For all his dominance against outside pitches, though, Abreu has been relatively toothless against pitches on the inner half. Going by ESPN Stats & Info’s well-hit average stat, we find that Abreu ranks just 141st in baseball; he’s slugging a pedestrian .409 on those same pitches, ranking 76th in the majors.

Pitching coaches study scouting reports, and will undoubtedly adjust accordingly. When those inside pitches start coming more frequently, it’ll be the first real major league test for Abreu, whom skeptics knocked before this season for having too long a swing. We don’t yet know if he’ll pass that test. We do know that he’s already become appointment TV.

The Vast Middle

We’ll figure out what to make of these teams … eventually.

20. New York Mets (14-11, 0, LW: 24)
19. Tampa Bay Rays (11-14, -5, LW: 15)
18. Pittsburgh Pirates (10-16, -8, LW: 13)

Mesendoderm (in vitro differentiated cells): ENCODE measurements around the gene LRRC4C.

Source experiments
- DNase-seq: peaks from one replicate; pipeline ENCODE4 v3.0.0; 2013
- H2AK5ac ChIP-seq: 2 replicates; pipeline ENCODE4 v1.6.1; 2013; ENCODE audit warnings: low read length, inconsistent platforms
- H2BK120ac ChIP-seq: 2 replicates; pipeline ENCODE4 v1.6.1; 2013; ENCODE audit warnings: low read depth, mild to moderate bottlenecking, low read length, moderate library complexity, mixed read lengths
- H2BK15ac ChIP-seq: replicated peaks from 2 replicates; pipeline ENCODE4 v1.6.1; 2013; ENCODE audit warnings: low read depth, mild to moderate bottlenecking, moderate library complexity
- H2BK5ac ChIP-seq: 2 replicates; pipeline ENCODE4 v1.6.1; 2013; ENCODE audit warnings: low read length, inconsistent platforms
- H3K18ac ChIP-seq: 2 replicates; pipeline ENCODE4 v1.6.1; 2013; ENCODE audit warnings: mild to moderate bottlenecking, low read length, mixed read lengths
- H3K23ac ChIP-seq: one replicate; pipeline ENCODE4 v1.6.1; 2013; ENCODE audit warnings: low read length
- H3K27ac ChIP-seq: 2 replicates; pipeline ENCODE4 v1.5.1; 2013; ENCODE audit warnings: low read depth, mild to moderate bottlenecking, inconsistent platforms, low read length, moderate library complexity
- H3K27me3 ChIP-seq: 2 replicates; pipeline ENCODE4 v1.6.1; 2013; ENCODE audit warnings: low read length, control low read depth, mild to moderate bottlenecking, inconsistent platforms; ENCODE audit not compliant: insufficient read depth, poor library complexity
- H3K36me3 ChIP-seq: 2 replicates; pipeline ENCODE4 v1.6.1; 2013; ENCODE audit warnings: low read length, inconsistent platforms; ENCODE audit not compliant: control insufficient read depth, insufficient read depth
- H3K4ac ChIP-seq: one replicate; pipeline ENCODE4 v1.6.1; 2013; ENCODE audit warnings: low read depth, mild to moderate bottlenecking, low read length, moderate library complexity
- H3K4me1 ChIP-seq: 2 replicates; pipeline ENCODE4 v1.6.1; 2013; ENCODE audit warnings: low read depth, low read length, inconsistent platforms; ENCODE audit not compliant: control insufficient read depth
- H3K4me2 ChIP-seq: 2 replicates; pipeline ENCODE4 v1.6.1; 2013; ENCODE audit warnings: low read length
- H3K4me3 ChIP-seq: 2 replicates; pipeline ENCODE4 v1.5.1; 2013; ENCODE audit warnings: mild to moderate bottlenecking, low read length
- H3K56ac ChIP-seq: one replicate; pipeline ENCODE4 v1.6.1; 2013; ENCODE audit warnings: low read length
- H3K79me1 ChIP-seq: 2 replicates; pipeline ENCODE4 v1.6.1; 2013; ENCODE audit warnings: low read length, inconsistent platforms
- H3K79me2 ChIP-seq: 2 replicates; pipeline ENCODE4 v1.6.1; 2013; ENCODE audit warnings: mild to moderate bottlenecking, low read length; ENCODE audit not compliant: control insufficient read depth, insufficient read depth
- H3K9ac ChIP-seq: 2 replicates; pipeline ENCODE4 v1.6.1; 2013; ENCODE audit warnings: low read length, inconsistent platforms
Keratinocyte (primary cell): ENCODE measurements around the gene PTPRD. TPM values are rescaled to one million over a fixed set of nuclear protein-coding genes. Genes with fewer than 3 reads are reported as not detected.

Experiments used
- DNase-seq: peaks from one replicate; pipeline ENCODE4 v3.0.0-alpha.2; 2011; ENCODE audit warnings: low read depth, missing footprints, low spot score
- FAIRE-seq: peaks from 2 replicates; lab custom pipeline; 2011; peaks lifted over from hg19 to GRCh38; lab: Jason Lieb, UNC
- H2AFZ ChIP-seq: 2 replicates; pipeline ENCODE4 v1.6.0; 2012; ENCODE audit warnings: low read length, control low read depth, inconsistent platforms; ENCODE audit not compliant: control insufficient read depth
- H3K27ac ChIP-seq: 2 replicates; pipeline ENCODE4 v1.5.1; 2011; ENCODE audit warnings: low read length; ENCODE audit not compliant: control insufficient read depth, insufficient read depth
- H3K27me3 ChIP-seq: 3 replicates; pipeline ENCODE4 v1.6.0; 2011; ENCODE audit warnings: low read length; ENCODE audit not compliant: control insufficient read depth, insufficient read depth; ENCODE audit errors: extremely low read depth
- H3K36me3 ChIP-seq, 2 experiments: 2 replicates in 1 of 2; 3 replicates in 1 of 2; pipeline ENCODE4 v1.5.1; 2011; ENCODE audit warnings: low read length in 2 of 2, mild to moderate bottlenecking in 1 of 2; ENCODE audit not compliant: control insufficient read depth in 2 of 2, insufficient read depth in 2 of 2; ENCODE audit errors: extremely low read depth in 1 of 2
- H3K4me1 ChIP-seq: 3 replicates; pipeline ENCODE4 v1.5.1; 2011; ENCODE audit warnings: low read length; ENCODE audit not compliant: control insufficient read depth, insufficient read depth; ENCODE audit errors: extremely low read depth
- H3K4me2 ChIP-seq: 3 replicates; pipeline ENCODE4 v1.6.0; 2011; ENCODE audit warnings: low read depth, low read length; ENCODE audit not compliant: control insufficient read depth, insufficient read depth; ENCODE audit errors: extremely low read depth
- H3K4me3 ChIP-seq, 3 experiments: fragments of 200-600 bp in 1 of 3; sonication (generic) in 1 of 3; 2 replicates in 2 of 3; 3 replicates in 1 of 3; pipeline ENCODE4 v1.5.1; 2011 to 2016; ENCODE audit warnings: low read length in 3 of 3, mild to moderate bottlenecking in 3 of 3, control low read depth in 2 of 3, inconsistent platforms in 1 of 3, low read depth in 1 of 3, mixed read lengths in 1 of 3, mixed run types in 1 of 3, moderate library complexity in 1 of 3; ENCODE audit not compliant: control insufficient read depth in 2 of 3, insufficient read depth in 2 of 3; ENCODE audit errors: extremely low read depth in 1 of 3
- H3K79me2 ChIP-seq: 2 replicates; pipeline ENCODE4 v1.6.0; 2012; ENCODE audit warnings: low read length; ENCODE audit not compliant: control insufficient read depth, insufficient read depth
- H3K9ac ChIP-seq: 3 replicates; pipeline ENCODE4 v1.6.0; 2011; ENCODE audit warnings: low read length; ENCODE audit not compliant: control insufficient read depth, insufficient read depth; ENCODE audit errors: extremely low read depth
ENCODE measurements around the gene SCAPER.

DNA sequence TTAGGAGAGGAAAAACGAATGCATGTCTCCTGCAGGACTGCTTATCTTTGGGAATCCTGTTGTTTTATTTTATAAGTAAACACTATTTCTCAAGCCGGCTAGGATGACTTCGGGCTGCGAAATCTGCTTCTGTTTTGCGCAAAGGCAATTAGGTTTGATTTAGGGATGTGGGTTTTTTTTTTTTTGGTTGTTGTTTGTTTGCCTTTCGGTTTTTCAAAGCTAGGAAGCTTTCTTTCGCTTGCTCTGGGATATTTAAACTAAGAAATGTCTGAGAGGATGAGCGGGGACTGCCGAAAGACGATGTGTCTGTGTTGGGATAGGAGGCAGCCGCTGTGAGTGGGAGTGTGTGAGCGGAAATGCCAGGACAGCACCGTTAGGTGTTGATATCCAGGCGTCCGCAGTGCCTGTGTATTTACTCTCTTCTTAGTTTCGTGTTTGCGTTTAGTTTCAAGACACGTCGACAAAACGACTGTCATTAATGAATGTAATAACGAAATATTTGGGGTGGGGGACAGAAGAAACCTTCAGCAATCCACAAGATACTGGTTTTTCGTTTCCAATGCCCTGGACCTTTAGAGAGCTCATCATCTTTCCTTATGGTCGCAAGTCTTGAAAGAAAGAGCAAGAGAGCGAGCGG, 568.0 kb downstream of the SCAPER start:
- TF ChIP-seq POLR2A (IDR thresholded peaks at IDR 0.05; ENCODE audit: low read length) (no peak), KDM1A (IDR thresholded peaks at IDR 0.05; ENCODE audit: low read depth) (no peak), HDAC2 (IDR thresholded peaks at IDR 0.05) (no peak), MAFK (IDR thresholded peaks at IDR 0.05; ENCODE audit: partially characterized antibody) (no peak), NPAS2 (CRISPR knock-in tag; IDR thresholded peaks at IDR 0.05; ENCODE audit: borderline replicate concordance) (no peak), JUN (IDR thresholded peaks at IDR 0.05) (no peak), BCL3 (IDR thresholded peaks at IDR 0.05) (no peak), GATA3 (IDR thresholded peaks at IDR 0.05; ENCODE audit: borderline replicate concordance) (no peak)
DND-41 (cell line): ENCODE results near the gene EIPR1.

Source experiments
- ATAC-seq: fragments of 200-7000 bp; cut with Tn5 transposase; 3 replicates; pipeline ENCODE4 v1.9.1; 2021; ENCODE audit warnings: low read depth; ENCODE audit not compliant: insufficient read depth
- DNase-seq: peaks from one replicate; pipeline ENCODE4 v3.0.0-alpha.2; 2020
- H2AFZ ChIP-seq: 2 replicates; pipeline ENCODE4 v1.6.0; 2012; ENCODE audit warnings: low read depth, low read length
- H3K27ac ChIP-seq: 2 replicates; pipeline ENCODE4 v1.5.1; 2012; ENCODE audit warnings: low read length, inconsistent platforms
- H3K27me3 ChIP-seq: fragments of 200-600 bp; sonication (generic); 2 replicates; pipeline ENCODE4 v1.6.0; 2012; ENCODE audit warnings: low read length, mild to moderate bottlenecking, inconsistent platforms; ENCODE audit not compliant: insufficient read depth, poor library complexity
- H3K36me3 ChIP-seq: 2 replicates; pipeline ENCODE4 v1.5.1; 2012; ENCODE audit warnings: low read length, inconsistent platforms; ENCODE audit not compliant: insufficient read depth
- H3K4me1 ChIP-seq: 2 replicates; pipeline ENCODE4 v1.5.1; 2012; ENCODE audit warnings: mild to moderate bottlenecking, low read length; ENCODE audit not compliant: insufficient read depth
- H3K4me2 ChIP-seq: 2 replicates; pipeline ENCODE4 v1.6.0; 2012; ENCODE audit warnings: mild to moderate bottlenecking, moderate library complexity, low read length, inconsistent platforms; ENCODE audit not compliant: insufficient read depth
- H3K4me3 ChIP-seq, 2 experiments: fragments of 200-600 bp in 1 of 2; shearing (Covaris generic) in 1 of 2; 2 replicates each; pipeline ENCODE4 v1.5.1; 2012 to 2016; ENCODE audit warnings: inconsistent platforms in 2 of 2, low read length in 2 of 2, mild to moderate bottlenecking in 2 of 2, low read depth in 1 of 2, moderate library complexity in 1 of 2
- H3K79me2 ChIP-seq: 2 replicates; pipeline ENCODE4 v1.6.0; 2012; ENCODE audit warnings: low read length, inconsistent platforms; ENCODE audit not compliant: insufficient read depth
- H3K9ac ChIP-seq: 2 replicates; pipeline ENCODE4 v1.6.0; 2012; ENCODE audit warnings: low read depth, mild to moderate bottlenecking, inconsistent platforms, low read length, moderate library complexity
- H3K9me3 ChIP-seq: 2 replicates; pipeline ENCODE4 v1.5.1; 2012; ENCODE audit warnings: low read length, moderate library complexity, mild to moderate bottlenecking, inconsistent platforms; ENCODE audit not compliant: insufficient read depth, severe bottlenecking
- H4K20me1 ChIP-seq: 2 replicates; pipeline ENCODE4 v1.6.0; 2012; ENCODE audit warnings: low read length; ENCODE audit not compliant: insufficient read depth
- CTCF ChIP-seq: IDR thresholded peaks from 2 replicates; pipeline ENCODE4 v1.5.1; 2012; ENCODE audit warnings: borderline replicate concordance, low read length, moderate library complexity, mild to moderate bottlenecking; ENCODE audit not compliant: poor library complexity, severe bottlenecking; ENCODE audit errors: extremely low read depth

17. Cincinnati Reds (11-14, +13, LW: 20)
16. Cleveland Indians (11-14, -15, LW: 16)
15. Colorado Rockies (14-12, +21, LW: 19)
14. Los Angeles Angels (11-13 +29, LW: 17)
13. Kansas City Royals (12-12, +4, LW: 12)
12. Baltimore Orioles (12-12, -6, LW: 14)
11. Boston Red Sox (12-14, -15, LW: 11)
10. New York Yankees (15-10, -8, LW: 10)

You know that shifts phenomenon? The one that has teams putting fielders in weird spots more than ever before? The one that has the shiftiest team in baseball, the Astros, on pace to nearly triple the number of shifts put on by last year’s leading team? Well, the Rockies never got the memo. They’ve shifted just 12 times this season, the lowest total in the league.

And it’s not making a lick of difference. According to Baseball Info Solutions, the group that tracks data for shifts and all kinds of other defensive metrics, the Rockies have saved 17 runs with their D. That’s the second-highest total, behind the Braves, who employ the best defensive shortstop since Ozzie Smith.4 And that terrific defense is merely the subtlest of the many reasons why Colorado has looked better than almost anyone expected.